Objectives: At a given running speed, humans naturally endeavor to achieve an optimal stride frequency that minimizes metabolic cost. Research has suggested that runners select this near optimal stride frequency in some process of self-optimization even during fatiguing tasks up to 1-h of high-intensity running. Here, we studied whether runners demonstrate a similar self-optimizing capability after an ultramarathon of 6 h. Design: Controlled pre-post study. Method: We collected temporal stride kinematics and metabolic data in nine (experimental group) male runners before and after 6 h of running and in six (control group) male ultramarathon runners who did not run, but stayed awake and performed normal, daily physical activities avoiding strenuous exercises over the 6-h period. For each participant, preferred and optimal stride frequencies were measured, where stride frequency was systematically varied above and below PSF (±4% and ±8%). Results: Preferred and optimal stride frequencies across time and group showed no significant differences (p ≥ 0.276). Furthermore, neither the overall relationship between metabolic cost and stride frequency, nor the energetically optimal stride frequency changed substantially after several hours of running. Conclusions: Similar dynamics of stride frequency adjustments in the experimental group occurred as those found in a non-fatigued state. This suggests that after an ultramarathon of 6 h, runners were still able to optimize their gait, and automatically adjust it in order to converge on the energetically optimal gait.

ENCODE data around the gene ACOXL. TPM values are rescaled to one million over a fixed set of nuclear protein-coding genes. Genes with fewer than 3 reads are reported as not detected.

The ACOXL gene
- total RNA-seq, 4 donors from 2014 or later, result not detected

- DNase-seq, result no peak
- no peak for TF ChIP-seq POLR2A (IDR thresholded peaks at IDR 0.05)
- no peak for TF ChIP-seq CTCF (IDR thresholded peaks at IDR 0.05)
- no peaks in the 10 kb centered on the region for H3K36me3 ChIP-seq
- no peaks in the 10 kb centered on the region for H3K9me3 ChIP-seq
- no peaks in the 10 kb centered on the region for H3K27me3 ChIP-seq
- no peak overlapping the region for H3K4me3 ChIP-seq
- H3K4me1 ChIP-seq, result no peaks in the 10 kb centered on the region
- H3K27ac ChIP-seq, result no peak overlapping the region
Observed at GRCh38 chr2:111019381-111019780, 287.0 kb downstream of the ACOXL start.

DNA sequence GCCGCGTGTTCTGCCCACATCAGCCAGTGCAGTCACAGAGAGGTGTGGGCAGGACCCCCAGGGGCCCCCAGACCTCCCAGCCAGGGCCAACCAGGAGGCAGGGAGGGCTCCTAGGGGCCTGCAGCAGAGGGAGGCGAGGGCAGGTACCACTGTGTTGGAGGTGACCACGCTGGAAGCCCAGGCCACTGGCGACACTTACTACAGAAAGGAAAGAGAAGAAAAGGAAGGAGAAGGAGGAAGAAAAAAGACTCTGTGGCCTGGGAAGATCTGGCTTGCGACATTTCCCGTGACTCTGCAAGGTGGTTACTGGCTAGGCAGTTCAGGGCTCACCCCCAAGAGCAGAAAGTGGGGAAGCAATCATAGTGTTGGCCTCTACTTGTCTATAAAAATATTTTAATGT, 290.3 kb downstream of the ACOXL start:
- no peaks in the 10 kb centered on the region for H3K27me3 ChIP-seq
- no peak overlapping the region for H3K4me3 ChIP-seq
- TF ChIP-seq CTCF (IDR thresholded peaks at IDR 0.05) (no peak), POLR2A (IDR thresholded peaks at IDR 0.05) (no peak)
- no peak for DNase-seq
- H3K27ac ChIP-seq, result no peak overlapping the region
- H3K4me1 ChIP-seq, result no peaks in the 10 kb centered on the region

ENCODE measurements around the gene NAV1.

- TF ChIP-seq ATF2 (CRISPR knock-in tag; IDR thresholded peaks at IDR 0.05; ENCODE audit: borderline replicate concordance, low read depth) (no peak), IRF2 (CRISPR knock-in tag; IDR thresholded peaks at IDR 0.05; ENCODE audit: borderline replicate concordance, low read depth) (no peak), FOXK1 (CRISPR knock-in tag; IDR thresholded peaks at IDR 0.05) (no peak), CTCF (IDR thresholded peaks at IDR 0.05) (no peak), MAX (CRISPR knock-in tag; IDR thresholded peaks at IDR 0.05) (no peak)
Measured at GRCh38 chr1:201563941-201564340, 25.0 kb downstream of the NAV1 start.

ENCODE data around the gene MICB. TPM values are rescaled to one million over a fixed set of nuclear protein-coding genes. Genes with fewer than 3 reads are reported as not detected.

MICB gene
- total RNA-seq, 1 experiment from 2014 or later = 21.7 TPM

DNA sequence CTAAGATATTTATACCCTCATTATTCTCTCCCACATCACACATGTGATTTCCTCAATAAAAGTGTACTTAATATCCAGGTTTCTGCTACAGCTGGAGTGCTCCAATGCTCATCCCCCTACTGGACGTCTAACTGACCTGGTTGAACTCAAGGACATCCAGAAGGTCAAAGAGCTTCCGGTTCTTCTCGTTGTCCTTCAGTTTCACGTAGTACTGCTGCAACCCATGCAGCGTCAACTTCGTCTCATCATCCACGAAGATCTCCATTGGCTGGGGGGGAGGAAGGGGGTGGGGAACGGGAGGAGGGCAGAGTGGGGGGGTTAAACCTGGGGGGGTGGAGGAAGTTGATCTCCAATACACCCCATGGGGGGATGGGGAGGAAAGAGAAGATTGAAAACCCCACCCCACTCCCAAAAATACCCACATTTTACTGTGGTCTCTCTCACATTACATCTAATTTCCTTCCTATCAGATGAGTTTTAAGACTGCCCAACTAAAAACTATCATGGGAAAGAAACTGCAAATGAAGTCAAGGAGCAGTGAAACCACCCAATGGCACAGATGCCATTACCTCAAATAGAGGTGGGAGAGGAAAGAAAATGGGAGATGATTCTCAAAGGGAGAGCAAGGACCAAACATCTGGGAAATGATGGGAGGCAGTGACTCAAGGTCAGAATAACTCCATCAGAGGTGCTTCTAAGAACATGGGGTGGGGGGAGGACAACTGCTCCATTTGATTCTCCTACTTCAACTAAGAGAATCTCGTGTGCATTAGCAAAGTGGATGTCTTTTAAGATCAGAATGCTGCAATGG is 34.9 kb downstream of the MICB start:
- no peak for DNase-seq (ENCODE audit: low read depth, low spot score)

ASJC Scopus subject areas
- Orthopedics and Sports Medicine
- Physical Therapy, Sports Therapy and Rehabilitation